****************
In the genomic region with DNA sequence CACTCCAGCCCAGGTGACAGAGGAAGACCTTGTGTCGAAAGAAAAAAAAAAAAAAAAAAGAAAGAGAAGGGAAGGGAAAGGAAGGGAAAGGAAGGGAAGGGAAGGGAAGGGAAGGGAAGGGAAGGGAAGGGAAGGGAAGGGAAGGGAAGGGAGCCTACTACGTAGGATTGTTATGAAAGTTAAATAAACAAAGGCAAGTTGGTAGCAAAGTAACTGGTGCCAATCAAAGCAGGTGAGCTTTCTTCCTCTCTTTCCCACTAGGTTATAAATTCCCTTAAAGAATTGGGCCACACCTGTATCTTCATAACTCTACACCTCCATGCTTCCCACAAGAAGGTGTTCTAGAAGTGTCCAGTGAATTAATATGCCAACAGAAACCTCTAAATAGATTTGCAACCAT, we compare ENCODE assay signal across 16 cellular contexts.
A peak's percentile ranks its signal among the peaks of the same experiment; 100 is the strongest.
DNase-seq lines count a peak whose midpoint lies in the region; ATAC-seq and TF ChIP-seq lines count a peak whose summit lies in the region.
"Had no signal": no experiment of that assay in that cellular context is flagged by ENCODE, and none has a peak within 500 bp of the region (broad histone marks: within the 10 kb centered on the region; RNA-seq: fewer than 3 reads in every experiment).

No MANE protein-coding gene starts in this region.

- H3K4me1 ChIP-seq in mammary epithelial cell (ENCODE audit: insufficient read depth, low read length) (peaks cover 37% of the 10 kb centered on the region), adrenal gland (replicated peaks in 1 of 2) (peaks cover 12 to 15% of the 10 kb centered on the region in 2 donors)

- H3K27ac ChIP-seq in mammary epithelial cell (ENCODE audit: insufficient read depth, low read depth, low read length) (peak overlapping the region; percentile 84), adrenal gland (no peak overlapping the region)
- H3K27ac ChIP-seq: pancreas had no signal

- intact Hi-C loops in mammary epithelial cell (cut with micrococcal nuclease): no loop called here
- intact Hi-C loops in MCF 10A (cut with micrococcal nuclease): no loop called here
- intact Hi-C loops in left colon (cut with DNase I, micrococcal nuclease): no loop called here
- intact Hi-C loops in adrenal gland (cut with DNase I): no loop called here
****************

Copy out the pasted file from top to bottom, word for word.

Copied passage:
In the genomic region with DNA sequence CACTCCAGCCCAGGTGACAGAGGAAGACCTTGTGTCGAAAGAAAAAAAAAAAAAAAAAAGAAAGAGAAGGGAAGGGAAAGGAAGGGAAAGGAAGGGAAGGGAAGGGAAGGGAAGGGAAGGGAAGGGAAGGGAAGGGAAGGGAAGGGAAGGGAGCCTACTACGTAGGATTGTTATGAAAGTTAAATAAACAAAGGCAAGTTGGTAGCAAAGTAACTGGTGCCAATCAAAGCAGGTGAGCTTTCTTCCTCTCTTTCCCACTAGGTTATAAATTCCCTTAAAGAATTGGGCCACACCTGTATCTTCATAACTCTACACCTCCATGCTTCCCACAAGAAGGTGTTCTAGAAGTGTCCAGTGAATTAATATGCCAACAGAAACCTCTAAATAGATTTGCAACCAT, we compare ENCODE assay signal across 16 cellular contexts.
A peak's percentile ranks its signal among the peaks of the same experiment; 100 is the strongest.
DNase-seq lines count a peak whose midpoint lies in the region; ATAC-seq and TF ChIP-seq lines count a peak whose summit lies in the region.
"Had no signal": no experiment of that assay in that cellular context is flagged by ENCODE, and none has a peak within 500 bp of the region (broad histone marks: within the 10 kb centered on the region; RNA-seq: fewer than 3 reads in every experiment).

No MANE protein-coding gene starts in this region.

- H3K4me1 ChIP-seq in mammary epithelial cell (ENCODE audit: insufficient read depth, low read length) (peaks cover 37% of the 10 kb centered on the region), adrenal gland (replicated peaks in 1 of 2) (peaks cover 12 to 15% of the 10 kb centered on the region in 2 donors)

- H3K27ac ChIP-seq in mammary epithelial cell (ENCODE audit: insufficient read depth, low read depth, low read length) (peak overlapping the region; percentile 84), adrenal gland (no peak overlapping the region)
- H3K27ac ChIP-seq: pancreas had no signal

- intact Hi-C loops in mammary epithelial cell (cut with micrococcal nuclease): no loop called here
- intact Hi-C loops in MCF 10A (cut with micrococcal nuclease): no loop called here
- intact Hi-C loops in left colon (cut with DNase I, micrococcal nuclease): no loop called here
- intact Hi-C loops in adrenal gland (cut with DNase I): no loop called here